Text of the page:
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17th Jul 2010 12:24

Office 2010 not bug free yet

I bought Office 2007 with a "free upgrade" to 2010. I ddi the upgrade to 2010 and discovered one of my spreadsheets was broken - there was a bug in the SUMIF function. So my recommendation would be to not upgrade to 2010 yet until they have had a bit more time to fix dicovered problems.

Reference for the bug I found:



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17th Jul 2010 13:06

Office 2010 - Not Bug Free (yet)

With respect, I have to say that it is extremely rare to find that any software is bug-free, EVER! All software companies spend millions of dollars squashing bugs in their products, and it is only when they decide that technology has moved on too far, that they upgrade the product to a new version (which of course, exposes new bugs to public scrutiny).

As for Excel's statistical functions, it is well known in the statistical community that Microsoft's statistical capabilities are extremely limited, and if I need a robust stat engine, I will go and find someone who has access to SAS.

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28th Jul 2010 09:49

Free Office...?

Alongside this debate...anyone out there (apart from me!) ever tried OpenOffice....? It's VERY like MS Office 2003 and it's a free download from the Sun experience is that Write (=Word) and Calc (=Excel) are fine for anyone but VERY sophisticated users. However, if you use IRIS PM, I'm not sure they support anything other than Word...YET.....

I would certainly recommend this to home users instead of spending hundreds on MS Office when they probably don't need the functionality or the (IMHO) over-glitzy interface, and would probably prefer to spend their hard-earned cash on something else.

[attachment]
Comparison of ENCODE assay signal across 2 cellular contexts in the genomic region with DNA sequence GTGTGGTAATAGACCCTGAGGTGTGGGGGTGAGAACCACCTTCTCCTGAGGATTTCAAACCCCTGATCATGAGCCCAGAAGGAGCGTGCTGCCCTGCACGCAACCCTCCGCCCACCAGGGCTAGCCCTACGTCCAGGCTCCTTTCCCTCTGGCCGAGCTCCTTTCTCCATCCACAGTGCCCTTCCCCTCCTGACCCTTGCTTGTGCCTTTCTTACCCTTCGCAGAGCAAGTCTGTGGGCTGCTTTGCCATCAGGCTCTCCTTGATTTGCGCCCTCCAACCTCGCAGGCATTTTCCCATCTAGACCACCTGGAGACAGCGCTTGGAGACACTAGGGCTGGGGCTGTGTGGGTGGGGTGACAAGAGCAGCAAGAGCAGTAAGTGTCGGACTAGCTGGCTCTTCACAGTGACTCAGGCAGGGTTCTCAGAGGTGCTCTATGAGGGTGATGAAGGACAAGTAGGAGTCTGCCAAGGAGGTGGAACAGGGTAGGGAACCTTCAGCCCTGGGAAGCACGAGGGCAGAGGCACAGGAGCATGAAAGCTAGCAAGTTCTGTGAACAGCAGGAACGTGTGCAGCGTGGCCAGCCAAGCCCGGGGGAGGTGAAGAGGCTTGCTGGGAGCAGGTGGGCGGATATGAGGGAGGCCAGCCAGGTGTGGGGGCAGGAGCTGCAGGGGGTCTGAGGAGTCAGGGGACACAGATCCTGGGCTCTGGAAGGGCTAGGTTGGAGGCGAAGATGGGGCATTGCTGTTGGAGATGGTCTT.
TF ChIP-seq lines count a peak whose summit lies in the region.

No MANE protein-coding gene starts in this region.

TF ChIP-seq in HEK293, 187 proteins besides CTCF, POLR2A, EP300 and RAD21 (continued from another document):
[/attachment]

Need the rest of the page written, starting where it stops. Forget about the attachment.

It goes without saying that OpenOffice will open MS Office files and can save in MS Office format. We also use it here to open occasional Client files that may have been created in non-MS products, eg, Lotus products or similar...

To me, this offers a real alternative to MS Office, although it will not be to all tastes....


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By DMGbus
28th Jul 2010 13:21

Open Office is a "rough edges" product

I did install a free Open Office software package earlier this year and immediately in the first two documents encountered unsatisafctory issues.

Writer (letter writer) : defaults to right margin of text NOT being aligned and no icon to easily put this error right, there is, Open Office tell me, a hidden way of sorting it, but I don't go for hidden (=secret=trash) routines in software, even if they're free.

The spreadsheet's defect is the inability to format cells as "shrink to fit" - so it will on ocasions print out the symbols ###  instead of figures because of lack of this essential facility.    Open Office advise me that this "shrink to fit" facility is on their "wish list".

A further spreadsheet issue is that format painting from Excel to Open Office didn't seem to work.

The above issues were all discovered within an hour or two of using Open Office, I do wonder what other issues might be discovered after a few days use of Open Office.

Open Office has therefore been uninstalled off my computer as I don't have the time to use it and find other defects (if there are any).


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02nd Aug 2010 09:11

Open Office, again...

...interesting comments...not noticed those as issues myself....

OO is widely used and a new version has just been released, which seems faster to me, though not without some foibles (like any software...). So it's a bit like using MS Works rather than MS Office...does the same thing but in different ways...

From a personal point of view it "works for me" particularly as I can have it for NOTHING, and avoided me having to spend my cash on MS Office for simple tasks.....

Not convinced the Database ("Base") is up to much, though, as compared to MS Access, which is surprising...or it might be me!